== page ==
The JOBS Act offered new options for those companies that didn’t have access to public markets, as well as for their investors. By some measures, it has succeeded: private markets have grown. However, its most ambitious regulatory exemption, Regulation A+, still falls short of its potential impact. Tokenization may change that, by enabling not a revolution in those structures, but a step forward in efficiency and improved optionality to trade in the secondary market. With tokenization, Reg. A+ and other JOBS Act exemptions have the potential to bring about a similar change–but in the opposite direction.

What is tokenization?

We’ll begin with a brief definition of what we mean by “tokenization.” For those who feel comfortable with that term and with crypto-assets and trust-minimized systems, in general, you can skip ahead to the next section without losing any continuity.

Tokenization means using a “token” or a cryptographically secured unique digital record, to establish ownership, and transfer of ownership, over some other form of value. That other form of value is then said to be “tokenized.”

The idea is one of many innovations in the development of crypto assets since the launch of the bitcoin network in 2009. Bitcoin’s core innovation is provable, digital scarcity, without the involvement of a central authority. Much as you own a hundred-dollar bill, or a work of art, you can own bitcoin; your ownership of that bitcoin and the sanctity of the total supply are both secured by cryptography. This is unlike ownership of a publicly traded stock or a bond, which requires the DTCC as an intermediary. Bitcoin and other tokenized assets require no central intermediary. For this reason, they are sometimes said to be “decentralized,” though many people who don’t like buzzwords prefer the term “trust-minimized.”

What tokenization can do for securities

Why not set up a DTCC-like entity to control secondary market ownership and trades? This market is much more fragmented than the public markets. Its participants are smaller; the costs of managing such an ownership record centrally are too great.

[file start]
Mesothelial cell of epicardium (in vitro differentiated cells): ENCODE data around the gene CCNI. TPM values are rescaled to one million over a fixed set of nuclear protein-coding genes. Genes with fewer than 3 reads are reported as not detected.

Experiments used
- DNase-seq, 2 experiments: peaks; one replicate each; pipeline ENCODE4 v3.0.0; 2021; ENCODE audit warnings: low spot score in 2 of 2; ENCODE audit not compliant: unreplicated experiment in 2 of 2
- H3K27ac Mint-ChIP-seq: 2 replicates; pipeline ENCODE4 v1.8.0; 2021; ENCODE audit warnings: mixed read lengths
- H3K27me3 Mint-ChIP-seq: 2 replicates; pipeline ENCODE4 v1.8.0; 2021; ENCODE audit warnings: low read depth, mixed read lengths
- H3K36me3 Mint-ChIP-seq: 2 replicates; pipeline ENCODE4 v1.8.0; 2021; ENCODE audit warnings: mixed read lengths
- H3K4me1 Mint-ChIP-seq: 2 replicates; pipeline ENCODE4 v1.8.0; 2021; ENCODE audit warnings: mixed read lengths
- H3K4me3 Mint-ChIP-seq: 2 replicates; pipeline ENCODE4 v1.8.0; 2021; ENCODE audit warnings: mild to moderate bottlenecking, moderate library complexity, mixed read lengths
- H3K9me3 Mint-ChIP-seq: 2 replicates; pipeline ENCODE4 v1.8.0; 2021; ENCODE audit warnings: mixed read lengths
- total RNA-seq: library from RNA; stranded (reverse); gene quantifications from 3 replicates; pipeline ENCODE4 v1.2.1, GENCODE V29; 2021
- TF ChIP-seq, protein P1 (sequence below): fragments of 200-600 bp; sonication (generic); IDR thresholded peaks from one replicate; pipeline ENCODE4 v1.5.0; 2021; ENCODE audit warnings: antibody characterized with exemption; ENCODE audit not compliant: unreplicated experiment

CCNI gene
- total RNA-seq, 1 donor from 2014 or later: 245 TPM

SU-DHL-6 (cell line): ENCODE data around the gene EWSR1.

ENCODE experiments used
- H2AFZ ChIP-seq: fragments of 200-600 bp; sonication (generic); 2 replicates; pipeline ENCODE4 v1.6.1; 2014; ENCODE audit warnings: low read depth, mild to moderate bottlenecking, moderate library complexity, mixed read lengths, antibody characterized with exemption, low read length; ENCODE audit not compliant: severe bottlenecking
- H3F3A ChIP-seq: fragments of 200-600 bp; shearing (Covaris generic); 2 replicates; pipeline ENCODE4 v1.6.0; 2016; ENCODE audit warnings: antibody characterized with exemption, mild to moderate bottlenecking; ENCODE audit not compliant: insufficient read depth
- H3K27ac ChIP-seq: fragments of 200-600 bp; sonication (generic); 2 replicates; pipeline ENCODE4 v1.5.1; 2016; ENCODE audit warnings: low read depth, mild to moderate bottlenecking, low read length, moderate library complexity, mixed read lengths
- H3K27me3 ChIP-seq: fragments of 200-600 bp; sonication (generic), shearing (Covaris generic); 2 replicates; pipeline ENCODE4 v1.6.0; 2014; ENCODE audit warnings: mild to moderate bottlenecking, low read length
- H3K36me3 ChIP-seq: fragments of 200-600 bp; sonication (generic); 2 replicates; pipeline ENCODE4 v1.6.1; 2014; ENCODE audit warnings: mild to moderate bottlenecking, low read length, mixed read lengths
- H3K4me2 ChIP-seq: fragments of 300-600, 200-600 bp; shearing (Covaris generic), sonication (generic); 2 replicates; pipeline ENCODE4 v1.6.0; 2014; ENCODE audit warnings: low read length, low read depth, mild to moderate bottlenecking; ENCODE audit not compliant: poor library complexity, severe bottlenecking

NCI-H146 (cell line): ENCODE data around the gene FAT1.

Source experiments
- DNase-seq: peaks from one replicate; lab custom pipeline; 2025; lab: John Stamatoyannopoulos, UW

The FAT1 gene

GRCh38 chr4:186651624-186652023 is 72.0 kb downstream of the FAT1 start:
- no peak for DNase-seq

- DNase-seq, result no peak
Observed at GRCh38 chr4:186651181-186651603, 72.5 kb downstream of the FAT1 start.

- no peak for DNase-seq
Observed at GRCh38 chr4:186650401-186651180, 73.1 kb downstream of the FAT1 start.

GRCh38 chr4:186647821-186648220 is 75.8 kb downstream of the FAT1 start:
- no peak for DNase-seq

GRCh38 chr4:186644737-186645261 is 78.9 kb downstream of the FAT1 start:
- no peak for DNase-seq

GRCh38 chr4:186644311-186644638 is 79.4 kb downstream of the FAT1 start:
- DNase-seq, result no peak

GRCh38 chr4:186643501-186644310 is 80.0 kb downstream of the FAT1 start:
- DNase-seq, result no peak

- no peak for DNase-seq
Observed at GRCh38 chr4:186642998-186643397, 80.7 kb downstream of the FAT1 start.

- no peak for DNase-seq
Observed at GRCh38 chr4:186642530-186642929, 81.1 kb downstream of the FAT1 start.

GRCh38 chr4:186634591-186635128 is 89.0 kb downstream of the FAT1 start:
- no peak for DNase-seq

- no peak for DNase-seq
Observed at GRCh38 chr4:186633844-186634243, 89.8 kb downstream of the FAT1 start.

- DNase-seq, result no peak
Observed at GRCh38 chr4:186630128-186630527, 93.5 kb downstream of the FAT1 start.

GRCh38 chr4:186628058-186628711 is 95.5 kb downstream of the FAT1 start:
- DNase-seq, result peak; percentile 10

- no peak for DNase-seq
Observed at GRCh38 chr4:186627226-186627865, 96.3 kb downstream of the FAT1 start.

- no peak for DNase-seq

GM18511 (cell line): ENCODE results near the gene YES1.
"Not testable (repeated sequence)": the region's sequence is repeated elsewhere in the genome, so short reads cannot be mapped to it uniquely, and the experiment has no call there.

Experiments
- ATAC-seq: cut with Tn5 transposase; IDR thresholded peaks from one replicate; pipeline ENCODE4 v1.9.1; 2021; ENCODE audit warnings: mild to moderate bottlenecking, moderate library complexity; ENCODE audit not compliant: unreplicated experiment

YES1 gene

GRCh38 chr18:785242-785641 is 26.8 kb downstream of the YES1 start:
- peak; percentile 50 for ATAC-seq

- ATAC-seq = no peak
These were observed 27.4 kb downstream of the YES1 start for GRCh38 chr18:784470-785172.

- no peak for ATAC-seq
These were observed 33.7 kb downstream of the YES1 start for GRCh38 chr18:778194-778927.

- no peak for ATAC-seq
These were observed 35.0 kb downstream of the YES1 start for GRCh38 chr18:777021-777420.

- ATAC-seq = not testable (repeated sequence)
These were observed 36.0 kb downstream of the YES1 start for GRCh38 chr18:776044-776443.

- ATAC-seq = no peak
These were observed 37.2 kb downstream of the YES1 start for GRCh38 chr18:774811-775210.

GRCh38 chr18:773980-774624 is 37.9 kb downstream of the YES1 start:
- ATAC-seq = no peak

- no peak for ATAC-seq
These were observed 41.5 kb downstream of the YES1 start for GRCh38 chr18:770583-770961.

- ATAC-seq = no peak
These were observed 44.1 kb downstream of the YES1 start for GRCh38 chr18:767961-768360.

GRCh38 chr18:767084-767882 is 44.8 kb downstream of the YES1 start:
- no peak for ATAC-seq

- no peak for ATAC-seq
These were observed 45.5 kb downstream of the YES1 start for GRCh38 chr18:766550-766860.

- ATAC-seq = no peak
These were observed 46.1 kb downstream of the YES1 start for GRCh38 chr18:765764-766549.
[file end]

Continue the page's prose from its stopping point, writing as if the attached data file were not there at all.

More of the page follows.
In the 1960s, Wall Street suffered a “paper crisis.” Trading in securities, recorded on paper passed physically between brokerage houses, reached 12 million shares a day. To solve the problem, the financial industry digitalized stock ownership; the Depository Trust Corporation (DTC) was created. Today, shares traded on the NYSE measure in the billions per day.

There’s no crisis forcing a similar digitalization of private, or unregistered, securities. But digitizing this asset category through tokenization could provide similar benefits in efficiency. Much as digitization supported an order-of-magnitude increase in trading volume for the public bond and equity markets, tokenization can do the same at the dawn of the secondary markets for unregistered securities. Unregistered securities carry more risk to the investor. Today, each secondary trade in these assets often involves the approval of a trust company, the approval of the issuing company, and consultation with a lawyer–not to mention a steep discount to the nominal price. To activate these markets, it’s necessary to get past all that. Tokenization presents an opportunity to do so.

Programmable ownership